Many open access journals in the field lack credibility and a rigorous peer-reviewed process, and may accept poor quality publications if authors agree to pay their fees. The reputable journals offering optional open access incur a substantial upfront payment to cover their publication costs, and hence many authors cannot afford to publish open access in a journal with a credible reputation. The BJPharm bridged this gap in reputation and quality, yet offered a free service to authors and readers across the globe. The next month also marks the first anniversary of the journal.
The first year of BJPharm
The fee free model for Open Access publishing is not easy. No income from publication means the journal would need an incredible level of voluntary support. The success of the BJPharm lies behind the honorary team of editors, peer reviewers, and the University Press. The journal would not have been possible without invaluable contribution from the whole team.
BJPharm has successfully published two issues over the past year. We have been proud to maintain the integrity of the quality peer review process BJPharm and have attracted good quality submissions across the globe over the past year. The journal has also teamed up with the Academy of Pharmaceutical Sciences, Great Britain to publish the proceedings of the 8th International PharmSci meeting held in September 2017 at Hertfordshire in a special issue. For the first time, this will enable a fee-free access to the research presented in this prestigious meeting of pharmaceutical scientists in the UK.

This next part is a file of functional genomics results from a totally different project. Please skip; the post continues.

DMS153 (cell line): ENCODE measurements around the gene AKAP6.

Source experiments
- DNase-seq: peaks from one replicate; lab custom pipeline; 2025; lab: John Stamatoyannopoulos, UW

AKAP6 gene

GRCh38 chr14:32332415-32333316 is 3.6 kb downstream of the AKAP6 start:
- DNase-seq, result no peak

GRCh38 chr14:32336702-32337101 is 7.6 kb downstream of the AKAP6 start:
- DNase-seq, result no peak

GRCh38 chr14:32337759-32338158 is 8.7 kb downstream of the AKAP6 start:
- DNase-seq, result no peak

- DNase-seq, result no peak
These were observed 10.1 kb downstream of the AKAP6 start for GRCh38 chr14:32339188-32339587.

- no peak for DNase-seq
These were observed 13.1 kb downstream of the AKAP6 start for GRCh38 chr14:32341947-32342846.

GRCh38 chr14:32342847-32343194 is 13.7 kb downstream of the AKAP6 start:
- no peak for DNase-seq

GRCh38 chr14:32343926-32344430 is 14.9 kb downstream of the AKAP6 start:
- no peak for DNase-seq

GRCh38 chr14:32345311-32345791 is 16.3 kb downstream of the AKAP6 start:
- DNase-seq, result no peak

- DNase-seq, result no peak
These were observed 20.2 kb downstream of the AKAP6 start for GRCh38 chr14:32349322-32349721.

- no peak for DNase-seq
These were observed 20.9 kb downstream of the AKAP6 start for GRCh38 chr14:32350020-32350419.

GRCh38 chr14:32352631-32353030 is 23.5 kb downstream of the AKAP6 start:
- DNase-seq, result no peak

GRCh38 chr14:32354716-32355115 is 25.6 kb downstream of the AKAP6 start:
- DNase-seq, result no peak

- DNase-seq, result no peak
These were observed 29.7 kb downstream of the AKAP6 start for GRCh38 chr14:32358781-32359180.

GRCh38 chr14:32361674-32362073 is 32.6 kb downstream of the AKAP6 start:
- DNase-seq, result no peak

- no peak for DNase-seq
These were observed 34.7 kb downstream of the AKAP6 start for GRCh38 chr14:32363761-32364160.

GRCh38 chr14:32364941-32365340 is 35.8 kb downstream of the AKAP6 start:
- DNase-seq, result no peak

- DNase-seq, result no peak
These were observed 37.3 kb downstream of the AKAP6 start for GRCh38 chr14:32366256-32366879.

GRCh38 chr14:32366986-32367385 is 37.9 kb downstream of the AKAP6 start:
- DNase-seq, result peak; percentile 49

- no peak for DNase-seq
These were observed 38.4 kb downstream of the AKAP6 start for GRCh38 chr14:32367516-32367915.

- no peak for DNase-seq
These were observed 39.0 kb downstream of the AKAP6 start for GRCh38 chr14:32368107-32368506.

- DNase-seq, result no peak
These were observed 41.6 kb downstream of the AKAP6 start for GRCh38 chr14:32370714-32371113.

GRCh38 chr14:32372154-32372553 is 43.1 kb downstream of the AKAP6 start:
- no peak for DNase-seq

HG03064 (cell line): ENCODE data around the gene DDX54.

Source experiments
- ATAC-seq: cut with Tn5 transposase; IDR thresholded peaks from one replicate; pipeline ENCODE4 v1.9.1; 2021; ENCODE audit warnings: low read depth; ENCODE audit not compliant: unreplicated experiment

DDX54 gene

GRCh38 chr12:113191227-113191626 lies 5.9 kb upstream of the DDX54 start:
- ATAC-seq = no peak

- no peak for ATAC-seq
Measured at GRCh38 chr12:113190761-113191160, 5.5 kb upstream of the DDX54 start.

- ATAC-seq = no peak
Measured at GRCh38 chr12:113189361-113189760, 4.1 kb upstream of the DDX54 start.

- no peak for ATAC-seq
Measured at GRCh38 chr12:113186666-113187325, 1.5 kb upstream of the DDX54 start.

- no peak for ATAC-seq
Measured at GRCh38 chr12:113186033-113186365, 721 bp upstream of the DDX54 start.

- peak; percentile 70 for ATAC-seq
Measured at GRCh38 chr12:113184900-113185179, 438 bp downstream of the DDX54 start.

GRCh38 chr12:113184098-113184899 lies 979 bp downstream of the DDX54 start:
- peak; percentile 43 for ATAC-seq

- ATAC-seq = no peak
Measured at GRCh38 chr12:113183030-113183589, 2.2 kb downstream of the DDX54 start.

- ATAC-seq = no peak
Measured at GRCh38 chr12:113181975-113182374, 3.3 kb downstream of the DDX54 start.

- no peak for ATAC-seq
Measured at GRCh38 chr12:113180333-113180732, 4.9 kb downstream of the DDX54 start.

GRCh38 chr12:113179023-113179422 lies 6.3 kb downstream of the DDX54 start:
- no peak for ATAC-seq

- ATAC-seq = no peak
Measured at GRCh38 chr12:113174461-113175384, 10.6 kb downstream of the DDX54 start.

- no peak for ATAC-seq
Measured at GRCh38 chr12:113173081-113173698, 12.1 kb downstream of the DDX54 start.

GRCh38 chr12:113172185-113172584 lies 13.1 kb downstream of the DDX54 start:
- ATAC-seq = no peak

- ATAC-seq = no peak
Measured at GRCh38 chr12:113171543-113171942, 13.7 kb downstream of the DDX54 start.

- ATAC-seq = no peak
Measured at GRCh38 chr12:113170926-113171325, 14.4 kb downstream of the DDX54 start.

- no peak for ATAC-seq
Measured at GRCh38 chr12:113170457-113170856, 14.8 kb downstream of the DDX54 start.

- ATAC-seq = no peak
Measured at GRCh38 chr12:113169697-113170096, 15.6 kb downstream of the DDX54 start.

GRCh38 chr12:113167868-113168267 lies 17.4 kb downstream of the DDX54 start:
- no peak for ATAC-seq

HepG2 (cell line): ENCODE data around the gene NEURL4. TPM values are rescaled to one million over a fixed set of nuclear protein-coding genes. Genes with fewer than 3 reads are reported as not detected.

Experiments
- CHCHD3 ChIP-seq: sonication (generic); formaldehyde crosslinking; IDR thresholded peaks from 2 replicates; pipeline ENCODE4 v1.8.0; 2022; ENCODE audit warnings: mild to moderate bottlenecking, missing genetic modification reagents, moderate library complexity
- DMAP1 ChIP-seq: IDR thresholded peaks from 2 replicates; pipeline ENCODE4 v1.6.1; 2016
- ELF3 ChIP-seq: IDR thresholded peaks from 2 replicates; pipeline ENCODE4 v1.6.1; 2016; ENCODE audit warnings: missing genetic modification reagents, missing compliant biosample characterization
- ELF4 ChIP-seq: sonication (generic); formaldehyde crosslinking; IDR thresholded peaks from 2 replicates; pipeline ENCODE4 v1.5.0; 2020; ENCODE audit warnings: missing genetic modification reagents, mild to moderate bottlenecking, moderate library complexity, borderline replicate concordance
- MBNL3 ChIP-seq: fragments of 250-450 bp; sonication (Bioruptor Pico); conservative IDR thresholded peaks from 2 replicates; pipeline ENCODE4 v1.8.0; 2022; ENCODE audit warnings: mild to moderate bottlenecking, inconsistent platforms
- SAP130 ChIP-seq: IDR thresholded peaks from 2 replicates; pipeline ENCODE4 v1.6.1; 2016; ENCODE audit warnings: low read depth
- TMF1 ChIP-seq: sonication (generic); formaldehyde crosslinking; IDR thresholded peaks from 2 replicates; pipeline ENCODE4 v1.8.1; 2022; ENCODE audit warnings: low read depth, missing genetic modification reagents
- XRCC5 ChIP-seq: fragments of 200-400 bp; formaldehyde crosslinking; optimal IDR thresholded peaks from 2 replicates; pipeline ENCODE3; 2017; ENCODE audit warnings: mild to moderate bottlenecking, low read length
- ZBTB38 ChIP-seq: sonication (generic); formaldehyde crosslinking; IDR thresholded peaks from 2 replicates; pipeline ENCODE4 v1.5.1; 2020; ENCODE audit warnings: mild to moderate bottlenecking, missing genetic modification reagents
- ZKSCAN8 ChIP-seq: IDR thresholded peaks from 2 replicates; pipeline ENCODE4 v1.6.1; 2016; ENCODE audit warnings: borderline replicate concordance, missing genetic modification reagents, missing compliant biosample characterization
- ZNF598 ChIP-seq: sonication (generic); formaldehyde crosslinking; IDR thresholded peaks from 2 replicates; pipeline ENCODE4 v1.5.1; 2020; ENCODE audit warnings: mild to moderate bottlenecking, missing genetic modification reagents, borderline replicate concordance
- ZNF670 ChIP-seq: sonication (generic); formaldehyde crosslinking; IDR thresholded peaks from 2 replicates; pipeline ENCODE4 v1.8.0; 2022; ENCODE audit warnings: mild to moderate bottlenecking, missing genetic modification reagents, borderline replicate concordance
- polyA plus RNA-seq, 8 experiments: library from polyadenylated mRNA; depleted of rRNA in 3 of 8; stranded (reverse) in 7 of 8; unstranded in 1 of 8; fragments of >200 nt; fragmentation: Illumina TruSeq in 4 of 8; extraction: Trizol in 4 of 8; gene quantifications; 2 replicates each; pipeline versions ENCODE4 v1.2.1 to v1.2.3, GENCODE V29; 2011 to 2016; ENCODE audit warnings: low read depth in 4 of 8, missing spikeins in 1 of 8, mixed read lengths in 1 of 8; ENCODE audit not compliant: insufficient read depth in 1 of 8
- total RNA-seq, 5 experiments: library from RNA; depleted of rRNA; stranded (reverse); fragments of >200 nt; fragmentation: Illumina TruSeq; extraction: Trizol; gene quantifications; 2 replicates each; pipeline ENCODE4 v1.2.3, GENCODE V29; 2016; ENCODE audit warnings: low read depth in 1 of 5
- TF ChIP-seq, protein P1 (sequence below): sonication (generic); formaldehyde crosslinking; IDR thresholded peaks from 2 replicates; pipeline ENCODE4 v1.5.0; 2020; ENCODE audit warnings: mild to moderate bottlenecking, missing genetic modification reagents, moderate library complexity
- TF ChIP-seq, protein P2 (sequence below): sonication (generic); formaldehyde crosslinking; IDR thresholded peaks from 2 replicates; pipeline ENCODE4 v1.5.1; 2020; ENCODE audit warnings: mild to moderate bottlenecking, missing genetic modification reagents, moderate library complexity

You can access all of the BJPharm content online via the University Press
After a lot of hard work on our application and submission process, we are delighted to announce that we are now official members of OASPA – the Open Access Scholarly Publishers Association.
An international organisation with members including the Open Library of Humanities, Ubiquity, Portland Press, BMJ and Springer (to name just a few), OASPA is at the heart of the open access publishing community:
We are excited to announce the second Volume of the Journal of Creative Music Systems is now out to read online.
There are some great articles in this issue covering a range of exciting research including dance-driven music, models using deep learning and creative computer systems. All the articles are open access so can be read for free online.
JCMS Volume 2 Issue 1
Last week the University of Huddersfield Press (represented by Megan Taylor and Kathrine Jensen) went along to the Northern Collaboration Conference 2017 at York University. The theme for the conference was Digital Transformation, and it was a great way to get us thinking about how our publishing practices are informed by digital technology, and particularity to look at how new platforms, technologies and opportunities can be used to enable open access publishing.
Our paper focused on four key questions:
• What does Open Access mean?
• How and why is the University of Huddersfield Press involved?
• What part does digital transformation play?
• How does all this impact on the scholarly community?
You can see the presentation slides here, but do feel free to get in touch with Megan Taylor (firstname.lastname@example.org) if you have any questions.
The day was a great opportunity to talk to other university press colleagues, and we look forward to getting involved next year too. Watch this space for a published article to come soon from the themes in our presentation.